If you’ve noticed lately you don’t seem as flexible as you used to be, you’re probably right. As we age, our flexibility decreases, and can acquire muscle imbalances. Flexibility is important for many reasons, including minimizing risk of injuries during exercise (and even just regular daily activities).
The good news is you can maintain flexibility and improve muscle performance. By incorporating flexibility training into your routine, you also can improve posture and muscle extensibility, while correcting muscle imbalances. If you’re over 40, do these stretching exercises in the order noted below three to five times per week.
Over-40 Stretching Routine
Static neck stretch
Static stretching helps increase the motion of a joint by holding the muscle in an elongated positon for a period of time. Stretching the neck not only improves flexibility but it also helps ease neck pain by increasing strength and releasing tension.
What to do: Stand straight with shoulders square. Slowly turn your head to the right and hold for 20 seconds; return to your starting position, then repeat to the left side. Next, stretch looking up, and then stretch with your chin down to your chest. Repeat 2-5 times.
Shoulders are part of your neck, ribs and scapula, so it’s important to keep them flexible in order to improve posture and to keep a pain-free full range of motion in the upper body.
What to do: Begin either standing or sitting. Roll shoulders forward in big circles in a smooth and slow motion. Work up to 10 repetitions. Then roll shoulders backwards in big circles for 10 reps.
What to do: Stretch your right arm straight across your body. Using your left hand, grasp the back of your right arm above the elbow and gently pull it to assist in the stretch. Hold for 10 seconds then repeat on the other side. (Note: For extra stretching, perform using different angles.)
Quadriceps are the largest muscles in your legs. They can become tight when we sit for too long or with strength training (if you’re not stretching). We use our quads for just about everything we do, so it’s important to keep them flexible.
What to do: For balance, place hands on the back of a chair or wall. Reach behind and grab the top of your right foot with your right hand. Gently pull your foot toward your butt with your knee pointing straight down and not to the side. Make sure to keep your upper body and head forward and your core tight while performing the stretch. Hold between 15-30 seconds; repeat with left leg.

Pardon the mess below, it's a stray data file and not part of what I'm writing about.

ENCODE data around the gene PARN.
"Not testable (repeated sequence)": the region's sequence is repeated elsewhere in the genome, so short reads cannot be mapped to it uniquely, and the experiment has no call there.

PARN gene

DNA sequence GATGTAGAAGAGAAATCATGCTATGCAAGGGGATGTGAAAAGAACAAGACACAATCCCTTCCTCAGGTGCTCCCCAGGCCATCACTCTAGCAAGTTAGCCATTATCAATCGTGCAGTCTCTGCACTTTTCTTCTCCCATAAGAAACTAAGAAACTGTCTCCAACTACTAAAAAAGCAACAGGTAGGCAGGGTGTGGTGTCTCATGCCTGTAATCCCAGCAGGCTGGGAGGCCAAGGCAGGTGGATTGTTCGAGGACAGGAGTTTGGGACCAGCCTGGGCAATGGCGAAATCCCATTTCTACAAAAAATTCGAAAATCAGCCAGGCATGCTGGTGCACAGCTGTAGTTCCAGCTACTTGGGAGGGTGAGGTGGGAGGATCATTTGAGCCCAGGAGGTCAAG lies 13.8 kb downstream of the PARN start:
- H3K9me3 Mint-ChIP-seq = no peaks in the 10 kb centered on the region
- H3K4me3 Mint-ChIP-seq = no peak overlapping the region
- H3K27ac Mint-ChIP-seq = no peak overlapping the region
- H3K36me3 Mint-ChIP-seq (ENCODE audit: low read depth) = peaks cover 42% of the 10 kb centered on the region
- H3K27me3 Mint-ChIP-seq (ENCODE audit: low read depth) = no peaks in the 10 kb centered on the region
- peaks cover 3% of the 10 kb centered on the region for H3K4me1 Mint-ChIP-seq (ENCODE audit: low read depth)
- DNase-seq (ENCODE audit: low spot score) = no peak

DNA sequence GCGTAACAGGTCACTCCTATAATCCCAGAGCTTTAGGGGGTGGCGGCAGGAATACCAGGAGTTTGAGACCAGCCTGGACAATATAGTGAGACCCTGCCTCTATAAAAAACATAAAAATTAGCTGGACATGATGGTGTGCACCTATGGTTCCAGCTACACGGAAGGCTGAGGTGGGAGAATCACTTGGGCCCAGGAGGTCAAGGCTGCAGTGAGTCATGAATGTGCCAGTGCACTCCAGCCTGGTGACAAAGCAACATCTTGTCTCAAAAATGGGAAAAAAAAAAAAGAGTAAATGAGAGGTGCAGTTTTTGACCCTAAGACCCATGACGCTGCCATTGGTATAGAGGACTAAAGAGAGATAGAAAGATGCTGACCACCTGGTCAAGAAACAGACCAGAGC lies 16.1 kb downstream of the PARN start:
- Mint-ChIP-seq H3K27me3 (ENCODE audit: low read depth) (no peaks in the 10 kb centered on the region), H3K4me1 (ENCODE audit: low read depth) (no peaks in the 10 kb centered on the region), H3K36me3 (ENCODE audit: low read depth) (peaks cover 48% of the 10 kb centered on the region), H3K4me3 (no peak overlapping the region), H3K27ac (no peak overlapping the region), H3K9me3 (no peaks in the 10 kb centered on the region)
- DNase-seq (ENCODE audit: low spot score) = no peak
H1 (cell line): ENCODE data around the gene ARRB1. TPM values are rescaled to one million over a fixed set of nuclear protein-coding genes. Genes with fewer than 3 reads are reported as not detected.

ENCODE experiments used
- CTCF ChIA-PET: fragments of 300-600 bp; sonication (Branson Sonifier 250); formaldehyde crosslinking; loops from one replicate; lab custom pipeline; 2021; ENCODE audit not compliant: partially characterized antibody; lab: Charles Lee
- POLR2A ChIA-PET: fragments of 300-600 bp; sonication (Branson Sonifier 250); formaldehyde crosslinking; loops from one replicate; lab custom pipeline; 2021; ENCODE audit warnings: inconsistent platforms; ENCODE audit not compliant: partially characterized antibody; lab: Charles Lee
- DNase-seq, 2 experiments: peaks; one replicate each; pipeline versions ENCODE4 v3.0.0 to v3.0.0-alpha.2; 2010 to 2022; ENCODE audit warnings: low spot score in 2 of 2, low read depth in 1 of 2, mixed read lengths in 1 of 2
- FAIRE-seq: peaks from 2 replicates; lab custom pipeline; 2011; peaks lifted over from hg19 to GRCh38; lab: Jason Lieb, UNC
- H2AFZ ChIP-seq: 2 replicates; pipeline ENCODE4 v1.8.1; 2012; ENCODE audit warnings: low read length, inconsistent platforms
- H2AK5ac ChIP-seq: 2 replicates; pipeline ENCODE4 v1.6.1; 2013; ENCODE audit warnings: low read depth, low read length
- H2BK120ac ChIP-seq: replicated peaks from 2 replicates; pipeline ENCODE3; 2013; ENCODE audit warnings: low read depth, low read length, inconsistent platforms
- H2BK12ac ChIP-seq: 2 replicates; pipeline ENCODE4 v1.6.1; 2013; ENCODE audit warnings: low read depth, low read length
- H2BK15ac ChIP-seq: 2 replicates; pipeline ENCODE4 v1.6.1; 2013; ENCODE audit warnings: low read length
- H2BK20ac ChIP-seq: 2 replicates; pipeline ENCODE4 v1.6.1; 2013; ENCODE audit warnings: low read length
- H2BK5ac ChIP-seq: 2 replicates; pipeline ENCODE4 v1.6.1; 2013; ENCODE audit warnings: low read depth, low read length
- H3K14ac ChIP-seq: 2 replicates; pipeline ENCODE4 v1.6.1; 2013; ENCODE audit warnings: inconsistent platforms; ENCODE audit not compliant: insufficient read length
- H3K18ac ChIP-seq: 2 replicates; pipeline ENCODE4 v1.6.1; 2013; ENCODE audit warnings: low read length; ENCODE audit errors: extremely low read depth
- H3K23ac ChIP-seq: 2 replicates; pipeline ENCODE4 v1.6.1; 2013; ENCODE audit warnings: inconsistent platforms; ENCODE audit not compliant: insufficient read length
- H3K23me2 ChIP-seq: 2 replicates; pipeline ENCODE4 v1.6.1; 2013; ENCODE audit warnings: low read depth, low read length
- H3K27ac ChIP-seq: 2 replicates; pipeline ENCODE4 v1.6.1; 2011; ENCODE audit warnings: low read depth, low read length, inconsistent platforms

Dynamic lateral lunge stretch
A dynamic stretch is a stretch you perform while moving. A lateral lunge stretch is an all-over lower body stretch using several muscles in your legs, inner thighs and core
What to do: Begin by standing straight with your arms at your sides. Next, take a step out to the right, bending your right knee to lower down, and slightly leaning your torso forward. Return to beginning position by pushing off with your right foot. Repeat on the left side. Continue this exercise for 30-60 seconds.
Hip flexor stretch
Hip flexors run from the lower spine down the front of the hips, and then attach to the top of the leg. Because we sit all day, our hip flexors are often tight and contracted leading to short, tight muscles (which may lead to pain).
What to do: With your right knee on the floor, step your left foot forward into a lunge position. Keeping your left foot flat on the floor, lean your weight forward into the front foot lowering your right hip toward the floor and stretching right hip. Hold position for 30-60 seconds. Repeat with the other side.
Back pain over the age of 40 is common. Our core muscles and muscles in our lower backs are used all day, walking, bending, lifting things, etc. That’s why it’s important to create mobility in the spine by stretching these core muscles.
What to do: Begin on the floor in a table position with your hands under your shoulders and your knees under your hips. With your hands, push into the ground while rounding your back upward; draw your abdominals in and up while lowering your head. Return to starting position, then arch your back by lifting your chin and tailbone to the sky. Return to starting position again. Repeat 10 times
Static Upper back stretch
Using a resistance band for this stretch helps to deepen the stretch and increase flexibility. The stretching should feel good, so adjust where you hold the band in order to get to the right level of flexibility.
What to do: Sitting on the floor, extend your legs and loop the band around both feet. Grab and wrap the band on each side with both hands close to your feet. Gently curl your back and stretch toward the back of the room using the bands to create tension. Make sure to keep your abs contracted. Hold for 15-30 seconds.
Trainer tip: Taking a yoga class (or pilates class) two days a week is also a great way to incorporate stretching into your weekly routine.